Thursday, January 15, 2015

Winning Midterm Ads Told Voters 'I'm Just Like You'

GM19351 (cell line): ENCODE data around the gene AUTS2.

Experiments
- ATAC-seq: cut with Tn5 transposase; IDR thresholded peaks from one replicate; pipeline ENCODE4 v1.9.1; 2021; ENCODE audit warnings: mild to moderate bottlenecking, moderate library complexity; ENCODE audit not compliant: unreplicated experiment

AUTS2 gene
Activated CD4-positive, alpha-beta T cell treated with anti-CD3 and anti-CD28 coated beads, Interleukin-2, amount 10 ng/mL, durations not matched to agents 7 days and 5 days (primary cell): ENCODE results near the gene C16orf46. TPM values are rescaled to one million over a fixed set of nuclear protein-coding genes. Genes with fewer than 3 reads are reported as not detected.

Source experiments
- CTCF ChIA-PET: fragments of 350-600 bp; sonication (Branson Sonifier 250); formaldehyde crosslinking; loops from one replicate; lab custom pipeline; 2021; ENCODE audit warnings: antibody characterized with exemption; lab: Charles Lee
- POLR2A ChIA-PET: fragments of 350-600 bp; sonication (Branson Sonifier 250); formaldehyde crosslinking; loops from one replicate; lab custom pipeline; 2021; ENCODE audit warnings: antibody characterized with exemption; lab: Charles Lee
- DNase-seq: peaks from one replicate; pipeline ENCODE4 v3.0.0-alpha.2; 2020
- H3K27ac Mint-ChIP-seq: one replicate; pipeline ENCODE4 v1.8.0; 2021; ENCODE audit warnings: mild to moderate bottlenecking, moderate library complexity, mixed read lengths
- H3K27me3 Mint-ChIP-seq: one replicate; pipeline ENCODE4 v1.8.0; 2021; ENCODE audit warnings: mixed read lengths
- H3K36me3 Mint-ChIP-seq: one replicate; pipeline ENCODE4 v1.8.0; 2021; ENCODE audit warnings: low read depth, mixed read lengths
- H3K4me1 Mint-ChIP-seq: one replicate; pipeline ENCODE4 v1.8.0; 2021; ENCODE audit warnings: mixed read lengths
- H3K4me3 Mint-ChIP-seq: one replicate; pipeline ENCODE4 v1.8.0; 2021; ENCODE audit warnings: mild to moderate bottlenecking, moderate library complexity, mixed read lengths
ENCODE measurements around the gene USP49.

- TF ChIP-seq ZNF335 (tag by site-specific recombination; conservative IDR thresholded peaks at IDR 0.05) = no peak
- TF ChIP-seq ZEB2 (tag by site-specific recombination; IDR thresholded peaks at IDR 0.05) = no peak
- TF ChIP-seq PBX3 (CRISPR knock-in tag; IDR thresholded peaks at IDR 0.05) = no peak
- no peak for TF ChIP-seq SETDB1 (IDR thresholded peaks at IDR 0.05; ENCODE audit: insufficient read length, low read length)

Political ads, whether they go for positive vibe or negative attack, succeed by connecting candidates to the voters. A key way to do that is to convey the message that a candidate is "just like you," proposes an analysis of 2014 midterm campaign ads by Lynn Vavreck, a UCLA political science professor, writing in The New York Times' The Upshot section. Vavreck cites two contrasting "just like you" approaches that won. Joni Ernst garnered national attention for her Iowa Senate race with her now-famous hog-castration ad, promising to go to Washington to "make 'em squeal," but the heart of her campaign was to connect to Iowa voters with "just like you" authenticity, raising hogs on a farm and making biscuits at Hardee's restaurant. And the last two weeks of her successful Senate bid produced over 80% promotional and positive ads, focusing on government spending, budget and taxes. In contrast, Pat Roberts, the incumbent Republican senator in Kansas, kept his seat by producing 80% of ads that were negative attacks on President Obama and his policies--especially in the last two weeks of his campaign. It wasn't because his opponent was an Obama Democrat; his opponent ran as an independent. But by using attack ads, Roberts tapped into his electorate's disapproval and disappointment with Obama to show voters he was "just like you," Vavreck notes. Politicos gearing up for 2016 certainly should consider the power of "just like you" in planning campaigns. For the complete article, go to

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